“Our auditor, our purchasing department. We all function as part of that, to pass through that money. But they oversee the project. So that’s what the law allows us to do. And I think that if there are improvements, the cities can come up with some ideas and perhaps the Legislature can open that process up but when we talk about taxes in the same breath, the county doesn’t have the money to dig a lake, build a lake. That’s a 30-year process and billions of dollars and a permit of itself for 15, 20 years.
“Water is important to all of us but, again, as an elected official, we have to realize what our authority is and not exceed that.”
McKay: “Well, I would just say this. Four years ago when I ran, I was the only candidate in the state of Texas – based on a Fort Worth Star-Telegram article, which surprises me by the way – who brought up water as a platform issue.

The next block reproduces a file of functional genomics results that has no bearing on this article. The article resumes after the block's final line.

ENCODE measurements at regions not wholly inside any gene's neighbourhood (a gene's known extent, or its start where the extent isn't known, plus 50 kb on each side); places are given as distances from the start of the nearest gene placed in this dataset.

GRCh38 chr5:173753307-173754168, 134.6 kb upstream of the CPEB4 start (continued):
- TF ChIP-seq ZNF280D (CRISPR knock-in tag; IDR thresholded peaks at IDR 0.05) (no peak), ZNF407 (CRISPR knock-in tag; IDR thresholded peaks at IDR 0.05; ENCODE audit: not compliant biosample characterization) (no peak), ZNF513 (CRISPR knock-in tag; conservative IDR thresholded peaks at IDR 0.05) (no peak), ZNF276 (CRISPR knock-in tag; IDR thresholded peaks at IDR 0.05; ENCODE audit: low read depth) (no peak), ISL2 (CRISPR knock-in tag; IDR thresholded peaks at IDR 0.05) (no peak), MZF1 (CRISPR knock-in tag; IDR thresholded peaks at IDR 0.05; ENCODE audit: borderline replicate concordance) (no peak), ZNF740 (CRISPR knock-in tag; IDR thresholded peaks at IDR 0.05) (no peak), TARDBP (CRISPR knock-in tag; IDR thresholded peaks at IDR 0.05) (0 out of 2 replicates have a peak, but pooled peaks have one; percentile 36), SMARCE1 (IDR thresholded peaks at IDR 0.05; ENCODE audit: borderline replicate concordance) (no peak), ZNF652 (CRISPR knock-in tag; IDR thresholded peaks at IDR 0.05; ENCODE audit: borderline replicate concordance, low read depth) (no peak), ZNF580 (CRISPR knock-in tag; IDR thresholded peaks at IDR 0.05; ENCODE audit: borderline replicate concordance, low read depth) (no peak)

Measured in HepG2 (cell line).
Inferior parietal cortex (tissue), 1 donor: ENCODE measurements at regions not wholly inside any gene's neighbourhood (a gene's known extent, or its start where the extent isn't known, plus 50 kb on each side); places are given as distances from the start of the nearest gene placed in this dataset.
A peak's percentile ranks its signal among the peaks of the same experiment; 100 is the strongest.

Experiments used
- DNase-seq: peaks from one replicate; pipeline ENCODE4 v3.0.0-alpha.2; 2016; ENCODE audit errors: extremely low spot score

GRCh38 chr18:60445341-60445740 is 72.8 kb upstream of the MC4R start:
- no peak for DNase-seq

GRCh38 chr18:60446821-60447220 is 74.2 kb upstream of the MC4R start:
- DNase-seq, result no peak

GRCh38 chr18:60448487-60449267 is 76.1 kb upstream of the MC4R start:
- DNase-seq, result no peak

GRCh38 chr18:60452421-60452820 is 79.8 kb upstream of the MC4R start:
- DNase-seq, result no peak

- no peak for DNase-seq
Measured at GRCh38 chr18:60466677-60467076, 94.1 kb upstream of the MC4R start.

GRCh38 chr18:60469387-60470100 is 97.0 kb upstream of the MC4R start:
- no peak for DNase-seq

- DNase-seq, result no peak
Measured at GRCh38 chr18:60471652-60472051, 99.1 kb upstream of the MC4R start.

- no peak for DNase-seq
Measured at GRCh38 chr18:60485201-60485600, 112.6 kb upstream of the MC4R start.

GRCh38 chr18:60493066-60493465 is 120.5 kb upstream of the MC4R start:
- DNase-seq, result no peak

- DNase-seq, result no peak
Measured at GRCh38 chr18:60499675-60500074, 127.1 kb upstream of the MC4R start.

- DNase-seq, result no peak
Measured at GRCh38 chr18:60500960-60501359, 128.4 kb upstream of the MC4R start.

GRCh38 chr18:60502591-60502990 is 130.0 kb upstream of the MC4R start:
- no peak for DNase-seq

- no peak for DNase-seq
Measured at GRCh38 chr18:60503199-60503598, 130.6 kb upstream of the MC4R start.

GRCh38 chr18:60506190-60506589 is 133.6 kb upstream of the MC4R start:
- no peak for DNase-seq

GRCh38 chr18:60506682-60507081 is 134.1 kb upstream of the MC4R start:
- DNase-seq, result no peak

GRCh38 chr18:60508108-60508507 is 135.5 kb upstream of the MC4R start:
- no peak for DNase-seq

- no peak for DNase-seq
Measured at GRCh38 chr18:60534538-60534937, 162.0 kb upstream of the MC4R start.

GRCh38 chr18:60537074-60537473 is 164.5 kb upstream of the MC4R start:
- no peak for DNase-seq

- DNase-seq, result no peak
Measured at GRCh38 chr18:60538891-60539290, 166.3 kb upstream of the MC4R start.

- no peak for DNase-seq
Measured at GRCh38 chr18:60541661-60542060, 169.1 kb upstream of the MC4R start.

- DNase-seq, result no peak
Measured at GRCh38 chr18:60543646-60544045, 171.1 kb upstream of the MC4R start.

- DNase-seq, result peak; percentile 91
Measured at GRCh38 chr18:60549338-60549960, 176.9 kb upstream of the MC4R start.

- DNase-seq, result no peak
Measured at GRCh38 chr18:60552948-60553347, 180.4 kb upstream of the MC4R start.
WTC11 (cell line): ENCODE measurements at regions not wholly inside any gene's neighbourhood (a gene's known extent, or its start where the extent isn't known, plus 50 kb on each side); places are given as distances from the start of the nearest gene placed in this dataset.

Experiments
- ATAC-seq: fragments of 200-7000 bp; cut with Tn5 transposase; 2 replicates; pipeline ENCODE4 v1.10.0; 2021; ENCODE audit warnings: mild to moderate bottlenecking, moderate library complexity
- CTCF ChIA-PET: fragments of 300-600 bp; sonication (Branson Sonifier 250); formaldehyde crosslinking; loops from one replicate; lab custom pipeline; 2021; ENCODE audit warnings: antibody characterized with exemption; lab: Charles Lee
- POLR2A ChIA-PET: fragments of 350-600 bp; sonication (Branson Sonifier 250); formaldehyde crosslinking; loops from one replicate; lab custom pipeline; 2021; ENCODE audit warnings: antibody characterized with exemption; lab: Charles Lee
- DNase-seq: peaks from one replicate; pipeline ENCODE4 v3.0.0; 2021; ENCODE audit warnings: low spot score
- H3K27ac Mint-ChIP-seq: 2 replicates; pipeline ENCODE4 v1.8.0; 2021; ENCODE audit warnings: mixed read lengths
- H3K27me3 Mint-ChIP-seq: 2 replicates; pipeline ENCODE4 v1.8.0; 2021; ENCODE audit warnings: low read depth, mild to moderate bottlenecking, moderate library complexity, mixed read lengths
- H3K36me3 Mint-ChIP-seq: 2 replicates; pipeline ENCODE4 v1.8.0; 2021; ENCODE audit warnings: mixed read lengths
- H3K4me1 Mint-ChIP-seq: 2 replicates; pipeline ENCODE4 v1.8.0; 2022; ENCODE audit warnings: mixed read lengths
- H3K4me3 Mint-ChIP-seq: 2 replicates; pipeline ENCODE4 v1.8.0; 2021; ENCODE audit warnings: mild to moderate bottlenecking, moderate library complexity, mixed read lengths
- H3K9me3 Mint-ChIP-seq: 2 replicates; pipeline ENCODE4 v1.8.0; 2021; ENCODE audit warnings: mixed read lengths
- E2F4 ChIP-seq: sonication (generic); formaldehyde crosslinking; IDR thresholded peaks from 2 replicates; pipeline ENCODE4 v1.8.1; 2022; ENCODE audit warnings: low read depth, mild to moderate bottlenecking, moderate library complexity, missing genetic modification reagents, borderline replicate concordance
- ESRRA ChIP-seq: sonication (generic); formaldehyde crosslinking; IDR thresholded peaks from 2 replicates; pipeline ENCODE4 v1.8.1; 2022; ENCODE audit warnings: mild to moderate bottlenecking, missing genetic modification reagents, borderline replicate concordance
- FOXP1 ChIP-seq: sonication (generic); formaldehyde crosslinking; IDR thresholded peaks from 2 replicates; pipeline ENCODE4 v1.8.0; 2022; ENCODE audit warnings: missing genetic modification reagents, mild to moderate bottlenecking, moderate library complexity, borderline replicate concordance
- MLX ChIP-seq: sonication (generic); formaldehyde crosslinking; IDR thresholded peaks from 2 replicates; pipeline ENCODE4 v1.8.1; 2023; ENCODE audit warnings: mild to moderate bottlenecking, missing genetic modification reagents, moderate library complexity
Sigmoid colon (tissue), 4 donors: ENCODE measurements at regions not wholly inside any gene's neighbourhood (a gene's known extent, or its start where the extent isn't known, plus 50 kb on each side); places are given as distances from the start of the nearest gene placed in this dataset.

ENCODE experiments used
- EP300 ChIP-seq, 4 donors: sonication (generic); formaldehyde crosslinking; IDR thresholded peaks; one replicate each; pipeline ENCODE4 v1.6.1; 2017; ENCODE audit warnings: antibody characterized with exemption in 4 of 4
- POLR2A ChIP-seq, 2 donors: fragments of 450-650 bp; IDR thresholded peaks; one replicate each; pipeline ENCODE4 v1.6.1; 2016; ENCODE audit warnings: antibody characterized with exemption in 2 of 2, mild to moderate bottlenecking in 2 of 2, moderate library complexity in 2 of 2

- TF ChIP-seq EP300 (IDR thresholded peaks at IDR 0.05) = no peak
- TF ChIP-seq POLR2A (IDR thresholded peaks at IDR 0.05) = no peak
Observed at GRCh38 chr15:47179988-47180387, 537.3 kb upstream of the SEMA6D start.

“Look, what I have seen take place with the personal property rights and the water issue is a problem to me. The Upper Trinity Water Conservation District has killed us in my opinion. It has hurt us as landowners. It has hurt developers. I have seen issues with that. I’ve seen issues with cities. I talked today with people from Willow Park. It is an entity that has now come in and taken over our water rights. It dictates to us on our own land, when and where and how much we can drill.
“Now folks, they also charge you a nice little, big, permit fee for that, that we used to never have. I’m for water planning but I don’t want to dig a hole in the county’s money but I’m for uniting the cities with each other to plan. We have to do something. We just passed a proposition in October from the state that allows us some funding for regional water. Well, you can’t live without water, folks. You have to have it. We have to be planning for it. So that’s been one of my big sticklers from the beginning.